Between Bild and Built
in: Alexi Worth, Michael Lüthy, Catherine Perret: James Hyde, Paris/Brussels 2005, S. 20-43.
Chapter 3: Medium and Form
For art – and especially the art of modernity – the interplay between medium and form is fundamental. The peculiar potential of art consists in its ability to break open form so as to render its medium apparent. Rather than vanishing within the form (as the letters of a word vanish, or, to take an example from the visual realm, as the photograph vanishes behind the segment of the world it displays), it becomes visible in its proper materiality.
This ability of art to render visible the materials and processes that contribute to form is frequently referred to as art’s self-reflexive dimension. It is a dimension that allows both the starting point and the end point of the medium-form process to be kept in view and hence also what lies between them, namely the process itself. Hyde’s objects seem to stretch out the fleeting moment in which one thing turns into another in a way that is visible and tangible. It is as if it enables us to observe our observation, or better still, to feel our gaze. This is not an experience that exhausts itself but which springs into being forever afresh. One cannot determine when and where the shift will occur in any given work.
At the same time, the transformation process remains reversible. When observing one of these objects solely as aesthetic form, we feel that the materiality of its medium becomes disturbingly apparent, whereas viewing it as a merely material conglomerate causes it immediately to reassert its quality as something thoroughly formed, its character as „picture“. Put another way, the picture is negated by the object’s materiality, while the material is negated by what is pictorial in the object. In this manner we are immediately drawn into the process whereby meaning is constituted. It is only when we regard the separate components as „significant“ to the aesthetic object and begin to combine them on the basis of color, texture or plasticity that something emerges from them.It is not only the forms that emerge from the media that are surprising and unforeseeable in Hyde’s works, but also the respective media themselves. The medium might be a material that we associate with either the artistic or the non-artistic domain: velvet, latex paint, cast glass, a shelf or vinyl. We find everyday forms employed as media, such as the chair, the cushion, the lamp, the photograph. Hyde also puts conventionalized art forms to use as media, such as the fresco, the „shaped canvas“, the mobile. He even treats abstraction as a medium, insofar as abstraction is never the aim of its art, but merely the best available means to a certain end. This gives rise to utterly unfamiliar conjunctions of medium and form, for example of handles and painting, as in the series Handles, or of boundary rail and painting, as in Gate or Clock. Particularly memorable is Powder Blue Loveseat – having unfolded the Loveseat one can sit in the „picture“, having folded it up again, one can hang the „deckchair“ on the wall.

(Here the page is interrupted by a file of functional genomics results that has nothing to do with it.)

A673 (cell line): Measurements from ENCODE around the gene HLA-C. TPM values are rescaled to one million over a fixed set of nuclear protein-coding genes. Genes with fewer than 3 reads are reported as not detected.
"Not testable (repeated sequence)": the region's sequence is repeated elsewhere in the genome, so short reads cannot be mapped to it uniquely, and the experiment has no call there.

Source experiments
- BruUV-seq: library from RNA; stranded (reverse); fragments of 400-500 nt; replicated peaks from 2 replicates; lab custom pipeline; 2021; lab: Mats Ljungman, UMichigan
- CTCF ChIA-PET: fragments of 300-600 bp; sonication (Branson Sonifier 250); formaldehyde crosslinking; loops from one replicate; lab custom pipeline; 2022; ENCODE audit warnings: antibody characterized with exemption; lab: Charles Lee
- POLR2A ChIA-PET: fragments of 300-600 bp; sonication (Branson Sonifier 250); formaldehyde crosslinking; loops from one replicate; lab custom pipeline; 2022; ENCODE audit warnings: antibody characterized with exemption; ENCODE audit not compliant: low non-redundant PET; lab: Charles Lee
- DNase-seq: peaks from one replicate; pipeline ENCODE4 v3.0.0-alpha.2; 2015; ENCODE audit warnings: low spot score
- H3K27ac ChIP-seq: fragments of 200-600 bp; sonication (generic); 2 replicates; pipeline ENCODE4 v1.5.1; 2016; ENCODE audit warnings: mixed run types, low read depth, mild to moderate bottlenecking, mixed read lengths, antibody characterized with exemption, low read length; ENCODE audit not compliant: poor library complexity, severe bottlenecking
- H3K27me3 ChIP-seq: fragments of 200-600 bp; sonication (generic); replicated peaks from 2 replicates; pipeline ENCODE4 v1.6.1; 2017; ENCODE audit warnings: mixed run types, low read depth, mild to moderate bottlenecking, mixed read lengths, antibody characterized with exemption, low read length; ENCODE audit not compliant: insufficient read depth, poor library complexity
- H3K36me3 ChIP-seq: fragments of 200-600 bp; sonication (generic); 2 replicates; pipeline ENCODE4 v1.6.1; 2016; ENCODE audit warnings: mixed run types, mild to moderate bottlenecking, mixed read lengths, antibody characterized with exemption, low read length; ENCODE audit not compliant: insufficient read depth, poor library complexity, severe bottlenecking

It is a paradoxical process; by producing a form, Hyde also produces a medium. Our attention is drawn not just to the work, but simultaneously to the medium: to the transparency of glass, the viscosity of paint or the brittleness of plastic. In other cases we are made aware of the Baroque nature of the fresco, the silent sensuality of abstraction, or the support provided by the chair. Yet ultimately it is not Hyde’s concern to exhibit material properties. Rather he is interested in exploring the pictorial potential of materials. His objects are concerned with the gaze that perceives materials as „picture“ when shaped and arranged in certain ways, and with the exploration of what makes this transformative gaze possible.
It is this concern that explains the paradoxical status of the medium in Hyde’s work – the fact that the medium is on the one hand recalcitrant and resistant, and on the other, a compliant means of serving the goal of a pictorial effect. The resulting ambivalence cannot be resolved in either direction. „As a painter,“ Hyde has said, „I’m concerned with the processes of how painting is constructed and recognized. I try to keep this narrative legible – making the actions of coating, covering, marking, or folding distinct as gestures so that they are both an action and a description of an action.“
|Chapter 1: A Joyous Science|
|Chapter 2: Painting as the Space Between|
|Chapter 3: Medium and Form|
|Chapter 4: Material or Immaterial?|
|Chapter 5: Modeling|
|Chapter 6: Working Space|
|James Hyde. Between Bild and Built as print version (PDF 2.490 KB)|